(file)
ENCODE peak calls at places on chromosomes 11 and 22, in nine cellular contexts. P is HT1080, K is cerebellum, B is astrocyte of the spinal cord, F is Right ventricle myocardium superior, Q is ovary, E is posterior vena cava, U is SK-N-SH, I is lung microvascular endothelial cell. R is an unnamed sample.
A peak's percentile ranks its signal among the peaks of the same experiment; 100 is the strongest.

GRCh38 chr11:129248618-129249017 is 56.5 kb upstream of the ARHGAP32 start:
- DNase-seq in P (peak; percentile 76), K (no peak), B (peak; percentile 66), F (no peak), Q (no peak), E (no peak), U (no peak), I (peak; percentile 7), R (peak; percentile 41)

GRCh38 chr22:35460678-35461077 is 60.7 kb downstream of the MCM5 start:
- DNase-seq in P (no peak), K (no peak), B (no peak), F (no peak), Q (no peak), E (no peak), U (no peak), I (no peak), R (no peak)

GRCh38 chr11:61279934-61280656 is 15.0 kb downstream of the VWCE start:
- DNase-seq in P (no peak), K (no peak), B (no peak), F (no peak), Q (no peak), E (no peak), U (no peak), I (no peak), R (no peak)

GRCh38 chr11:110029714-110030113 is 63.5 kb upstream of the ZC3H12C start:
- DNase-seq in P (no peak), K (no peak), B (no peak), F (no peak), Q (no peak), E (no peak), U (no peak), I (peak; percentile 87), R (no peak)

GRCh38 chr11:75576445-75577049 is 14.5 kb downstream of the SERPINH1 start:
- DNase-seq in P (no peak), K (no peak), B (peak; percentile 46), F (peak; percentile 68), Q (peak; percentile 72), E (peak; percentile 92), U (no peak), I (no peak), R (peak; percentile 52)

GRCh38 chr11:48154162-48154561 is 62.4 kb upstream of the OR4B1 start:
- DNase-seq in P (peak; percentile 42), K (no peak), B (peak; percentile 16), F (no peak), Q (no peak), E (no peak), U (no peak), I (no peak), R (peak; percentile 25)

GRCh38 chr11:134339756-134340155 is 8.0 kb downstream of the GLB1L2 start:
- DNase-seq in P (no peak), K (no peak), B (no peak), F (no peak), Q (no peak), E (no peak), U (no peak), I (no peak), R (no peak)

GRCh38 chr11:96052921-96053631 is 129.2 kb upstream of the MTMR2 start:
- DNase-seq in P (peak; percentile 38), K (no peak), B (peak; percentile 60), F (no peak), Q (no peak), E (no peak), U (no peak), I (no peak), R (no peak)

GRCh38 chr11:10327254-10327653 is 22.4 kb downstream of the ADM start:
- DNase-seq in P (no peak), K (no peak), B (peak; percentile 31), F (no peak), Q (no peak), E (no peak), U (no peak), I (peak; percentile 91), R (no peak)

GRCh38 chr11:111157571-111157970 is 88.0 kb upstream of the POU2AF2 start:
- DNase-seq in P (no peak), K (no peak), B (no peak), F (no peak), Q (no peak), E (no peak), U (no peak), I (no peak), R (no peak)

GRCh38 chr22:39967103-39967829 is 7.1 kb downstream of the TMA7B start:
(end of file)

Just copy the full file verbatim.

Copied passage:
ENCODE peak calls at places on chromosomes 11 and 22, in nine cellular contexts. P is HT1080, K is cerebellum, B is astrocyte of the spinal cord, F is Right ventricle myocardium superior, Q is ovary, E is posterior vena cava, U is SK-N-SH, I is lung microvascular endothelial cell. R is an unnamed sample.
A peak's percentile ranks its signal among the peaks of the same experiment; 100 is the strongest.

GRCh38 chr11:129248618-129249017 is 56.5 kb upstream of the ARHGAP32 start:
- DNase-seq in P (peak; percentile 76), K (no peak), B (peak; percentile 66), F (no peak), Q (no peak), E (no peak), U (no peak), I (peak; percentile 7), R (peak; percentile 41)

GRCh38 chr22:35460678-35461077 is 60.7 kb downstream of the MCM5 start:
- DNase-seq in P (no peak), K (no peak), B (no peak), F (no peak), Q (no peak), E (no peak), U (no peak), I (no peak), R (no peak)

GRCh38 chr11:61279934-61280656 is 15.0 kb downstream of the VWCE start:
- DNase-seq in P (no peak), K (no peak), B (no peak), F (no peak), Q (no peak), E (no peak), U (no peak), I (no peak), R (no peak)

GRCh38 chr11:110029714-110030113 is 63.5 kb upstream of the ZC3H12C start:
- DNase-seq in P (no peak), K (no peak), B (no peak), F (no peak), Q (no peak), E (no peak), U (no peak), I (peak; percentile 87), R (no peak)

GRCh38 chr11:75576445-75577049 is 14.5 kb downstream of the SERPINH1 start:
- DNase-seq in P (no peak), K (no peak), B (peak; percentile 46), F (peak; percentile 68), Q (peak; percentile 72), E (peak; percentile 92), U (no peak), I (no peak), R (peak; percentile 52)

GRCh38 chr11:48154162-48154561 is 62.4 kb upstream of the OR4B1 start:
- DNase-seq in P (peak; percentile 42), K (no peak), B (peak; percentile 16), F (no peak), Q (no peak), E (no peak), U (no peak), I (no peak), R (peak; percentile 25)

GRCh38 chr11:134339756-134340155 is 8.0 kb downstream of the GLB1L2 start:
- DNase-seq in P (no peak), K (no peak), B (no peak), F (no peak), Q (no peak), E (no peak), U (no peak), I (no peak), R (no peak)

GRCh38 chr11:96052921-96053631 is 129.2 kb upstream of the MTMR2 start:
- DNase-seq in P (peak; percentile 38), K (no peak), B (peak; percentile 60), F (no peak), Q (no peak), E (no peak), U (no peak), I (no peak), R (no peak)

GRCh38 chr11:10327254-10327653 is 22.4 kb downstream of the ADM start:
- DNase-seq in P (no peak), K (no peak), B (peak; percentile 31), F (no peak), Q (no peak), E (no peak), U (no peak), I (peak; percentile 91), R (no peak)

GRCh38 chr11:111157571-111157970 is 88.0 kb upstream of the POU2AF2 start:
- DNase-seq in P (no peak), K (no peak), B (no peak), F (no peak), Q (no peak), E (no peak), U (no peak), I (no peak), R (no peak)

GRCh38 chr22:39967103-39967829 is 7.1 kb downstream of the TMA7B start: